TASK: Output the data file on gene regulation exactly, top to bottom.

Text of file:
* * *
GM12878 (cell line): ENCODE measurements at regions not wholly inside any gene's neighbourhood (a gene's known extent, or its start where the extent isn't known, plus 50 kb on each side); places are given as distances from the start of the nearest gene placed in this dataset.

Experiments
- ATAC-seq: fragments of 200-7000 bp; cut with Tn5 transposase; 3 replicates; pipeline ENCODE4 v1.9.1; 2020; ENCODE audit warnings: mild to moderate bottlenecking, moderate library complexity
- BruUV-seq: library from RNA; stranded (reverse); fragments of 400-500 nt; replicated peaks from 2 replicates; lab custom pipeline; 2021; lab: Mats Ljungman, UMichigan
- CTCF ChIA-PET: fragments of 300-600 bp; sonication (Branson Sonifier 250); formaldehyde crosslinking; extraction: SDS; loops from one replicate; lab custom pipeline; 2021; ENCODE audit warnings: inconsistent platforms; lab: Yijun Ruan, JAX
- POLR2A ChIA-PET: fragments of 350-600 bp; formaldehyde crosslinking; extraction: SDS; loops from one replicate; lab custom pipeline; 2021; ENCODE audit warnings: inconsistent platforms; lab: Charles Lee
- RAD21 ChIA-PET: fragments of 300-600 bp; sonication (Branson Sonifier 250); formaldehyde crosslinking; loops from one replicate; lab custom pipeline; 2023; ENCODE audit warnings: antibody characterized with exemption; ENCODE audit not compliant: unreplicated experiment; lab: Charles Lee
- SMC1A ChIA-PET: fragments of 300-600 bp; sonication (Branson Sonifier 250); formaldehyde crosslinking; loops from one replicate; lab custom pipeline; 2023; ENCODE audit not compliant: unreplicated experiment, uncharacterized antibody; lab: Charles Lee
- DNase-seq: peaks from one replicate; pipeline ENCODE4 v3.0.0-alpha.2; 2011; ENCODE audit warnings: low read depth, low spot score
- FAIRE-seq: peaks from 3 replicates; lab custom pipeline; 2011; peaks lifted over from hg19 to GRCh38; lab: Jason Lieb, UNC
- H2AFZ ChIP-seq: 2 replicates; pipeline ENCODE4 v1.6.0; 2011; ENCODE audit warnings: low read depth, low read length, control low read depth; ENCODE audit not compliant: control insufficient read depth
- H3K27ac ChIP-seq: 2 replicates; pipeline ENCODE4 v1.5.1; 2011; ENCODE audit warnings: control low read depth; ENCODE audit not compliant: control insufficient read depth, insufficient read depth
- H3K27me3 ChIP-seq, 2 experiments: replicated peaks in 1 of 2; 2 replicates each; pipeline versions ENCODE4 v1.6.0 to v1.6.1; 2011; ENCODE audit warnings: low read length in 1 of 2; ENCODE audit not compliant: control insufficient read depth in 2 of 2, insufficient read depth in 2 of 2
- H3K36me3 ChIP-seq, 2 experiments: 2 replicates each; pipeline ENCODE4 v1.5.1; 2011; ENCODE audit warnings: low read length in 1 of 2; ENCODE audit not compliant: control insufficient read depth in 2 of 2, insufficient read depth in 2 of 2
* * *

GM12878 (cell line): ENCODE measurements at regions not wholly inside any gene's neighbourhood (a gene's known extent, or its start where the extent isn't known, plus 50 kb on each side); places are given as distances from the start of the nearest gene placed in this dataset.

Experiments
- ATAC-seq: fragments of 200-7000 bp; cut with Tn5 transposase; 3 replicates; pipeline ENCODE4 v1.9.1; 2020; ENCODE audit warnings: mild to moderate bottlenecking, moderate library complexity
- BruUV-seq: library from RNA; stranded (reverse); fragments of 400-500 nt; replicated peaks from 2 replicates; lab custom pipeline; 2021; lab: Mats Ljungman, UMichigan
- CTCF ChIA-PET: fragments of 300-600 bp; sonication (Branson Sonifier 250); formaldehyde crosslinking; extraction: SDS; loops from one replicate; lab custom pipeline; 2021; ENCODE audit warnings: inconsistent platforms; lab: Yijun Ruan, JAX
- POLR2A ChIA-PET: fragments of 350-600 bp; formaldehyde crosslinking; extraction: SDS; loops from one replicate; lab custom pipeline; 2021; ENCODE audit warnings: inconsistent platforms; lab: Charles Lee
- RAD21 ChIA-PET: fragments of 300-600 bp; sonication (Branson Sonifier 250); formaldehyde crosslinking; loops from one replicate; lab custom pipeline; 2023; ENCODE audit warnings: antibody characterized with exemption; ENCODE audit not compliant: unreplicated experiment; lab: Charles Lee
- SMC1A ChIA-PET: fragments of 300-600 bp; sonication (Branson Sonifier 250); formaldehyde crosslinking; loops from one replicate; lab custom pipeline; 2023; ENCODE audit not compliant: unreplicated experiment, uncharacterized antibody; lab: Charles Lee
- DNase-seq: peaks from one replicate; pipeline ENCODE4 v3.0.0-alpha.2; 2011; ENCODE audit warnings: low read depth, low spot score
- FAIRE-seq: peaks from 3 replicates; lab custom pipeline; 2011; peaks lifted over from hg19 to GRCh38; lab: Jason Lieb, UNC
- H2AFZ ChIP-seq: 2 replicates; pipeline ENCODE4 v1.6.0; 2011; ENCODE audit warnings: low read depth, low read length, control low read depth; ENCODE audit not compliant: control insufficient read depth
- H3K27ac ChIP-seq: 2 replicates; pipeline ENCODE4 v1.5.1; 2011; ENCODE audit warnings: control low read depth; ENCODE audit not compliant: control insufficient read depth, insufficient read depth
- H3K27me3 ChIP-seq, 2 experiments: replicated peaks in 1 of 2; 2 replicates each; pipeline versions ENCODE4 v1.6.0 to v1.6.1; 2011; ENCODE audit warnings: low read length in 1 of 2; ENCODE audit not compliant: control insufficient read depth in 2 of 2, insufficient read depth in 2 of 2
- H3K36me3 ChIP-seq, 2 experiments: 2 replicates each; pipeline ENCODE4 v1.5.1; 2011; ENCODE audit warnings: low read length in 1 of 2; ENCODE audit not compliant: control insufficient read depth in 2 of 2, insufficient read depth in 2 of 2